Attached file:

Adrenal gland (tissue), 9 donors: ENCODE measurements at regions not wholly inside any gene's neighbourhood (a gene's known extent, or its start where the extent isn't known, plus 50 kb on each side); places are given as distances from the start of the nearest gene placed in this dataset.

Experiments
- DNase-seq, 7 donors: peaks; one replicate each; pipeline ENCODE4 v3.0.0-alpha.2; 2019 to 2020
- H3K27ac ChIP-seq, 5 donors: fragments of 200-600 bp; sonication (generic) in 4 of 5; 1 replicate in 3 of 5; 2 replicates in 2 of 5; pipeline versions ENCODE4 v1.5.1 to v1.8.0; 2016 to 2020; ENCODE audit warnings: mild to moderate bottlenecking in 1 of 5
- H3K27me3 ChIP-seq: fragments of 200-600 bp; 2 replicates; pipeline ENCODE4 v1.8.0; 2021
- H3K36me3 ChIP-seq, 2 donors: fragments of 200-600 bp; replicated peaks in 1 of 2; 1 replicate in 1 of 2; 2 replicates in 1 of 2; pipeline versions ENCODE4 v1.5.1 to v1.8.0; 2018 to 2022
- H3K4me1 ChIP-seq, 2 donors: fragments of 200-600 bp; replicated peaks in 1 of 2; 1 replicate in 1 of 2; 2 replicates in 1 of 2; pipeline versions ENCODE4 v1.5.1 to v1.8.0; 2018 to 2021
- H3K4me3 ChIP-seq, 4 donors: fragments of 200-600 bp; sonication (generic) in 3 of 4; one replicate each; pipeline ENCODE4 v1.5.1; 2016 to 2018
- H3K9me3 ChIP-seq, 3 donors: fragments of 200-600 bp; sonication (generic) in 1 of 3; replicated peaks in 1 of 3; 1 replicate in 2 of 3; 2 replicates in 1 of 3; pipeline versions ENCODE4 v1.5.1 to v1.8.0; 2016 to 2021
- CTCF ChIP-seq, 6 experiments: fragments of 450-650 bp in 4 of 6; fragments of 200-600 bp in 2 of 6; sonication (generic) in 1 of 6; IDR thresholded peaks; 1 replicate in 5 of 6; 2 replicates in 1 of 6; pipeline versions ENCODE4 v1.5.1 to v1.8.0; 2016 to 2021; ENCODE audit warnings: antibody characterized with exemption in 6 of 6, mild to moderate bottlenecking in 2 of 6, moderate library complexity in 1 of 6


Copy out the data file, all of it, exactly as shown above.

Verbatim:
Adrenal gland (tissue), 9 donors: ENCODE measurements at regions not wholly inside any gene's neighbourhood (a gene's known extent, or its start where the extent isn't known, plus 50 kb on each side); places are given as distances from the start of the nearest gene placed in this dataset.

Experiments
- DNase-seq, 7 donors: peaks; one replicate each; pipeline ENCODE4 v3.0.0-alpha.2; 2019 to 2020
- H3K27ac ChIP-seq, 5 donors: fragments of 200-600 bp; sonication (generic) in 4 of 5; 1 replicate in 3 of 5; 2 replicates in 2 of 5; pipeline versions ENCODE4 v1.5.1 to v1.8.0; 2016 to 2020; ENCODE audit warnings: mild to moderate bottlenecking in 1 of 5
- H3K27me3 ChIP-seq: fragments of 200-600 bp; 2 replicates; pipeline ENCODE4 v1.8.0; 2021
- H3K36me3 ChIP-seq, 2 donors: fragments of 200-600 bp; replicated peaks in 1 of 2; 1 replicate in 1 of 2; 2 replicates in 1 of 2; pipeline versions ENCODE4 v1.5.1 to v1.8.0; 2018 to 2022
- H3K4me1 ChIP-seq, 2 donors: fragments of 200-600 bp; replicated peaks in 1 of 2; 1 replicate in 1 of 2; 2 replicates in 1 of 2; pipeline versions ENCODE4 v1.5.1 to v1.8.0; 2018 to 2021
- H3K4me3 ChIP-seq, 4 donors: fragments of 200-600 bp; sonication (generic) in 3 of 4; one replicate each; pipeline ENCODE4 v1.5.1; 2016 to 2018
- H3K9me3 ChIP-seq, 3 donors: fragments of 200-600 bp; sonication (generic) in 1 of 3; replicated peaks in 1 of 3; 1 replicate in 2 of 3; 2 replicates in 1 of 3; pipeline versions ENCODE4 v1.5.1 to v1.8.0; 2016 to 2021
- CTCF ChIP-seq, 6 experiments: fragments of 450-650 bp in 4 of 6; fragments of 200-600 bp in 2 of 6; sonication (generic) in 1 of 6; IDR thresholded peaks; 1 replicate in 5 of 6; 2 replicates in 1 of 6; pipeline versions ENCODE4 v1.5.1 to v1.8.0; 2016 to 2021; ENCODE audit warnings: antibody characterized with exemption in 6 of 6, mild to moderate bottlenecking in 2 of 6, moderate library complexity in 1 of 6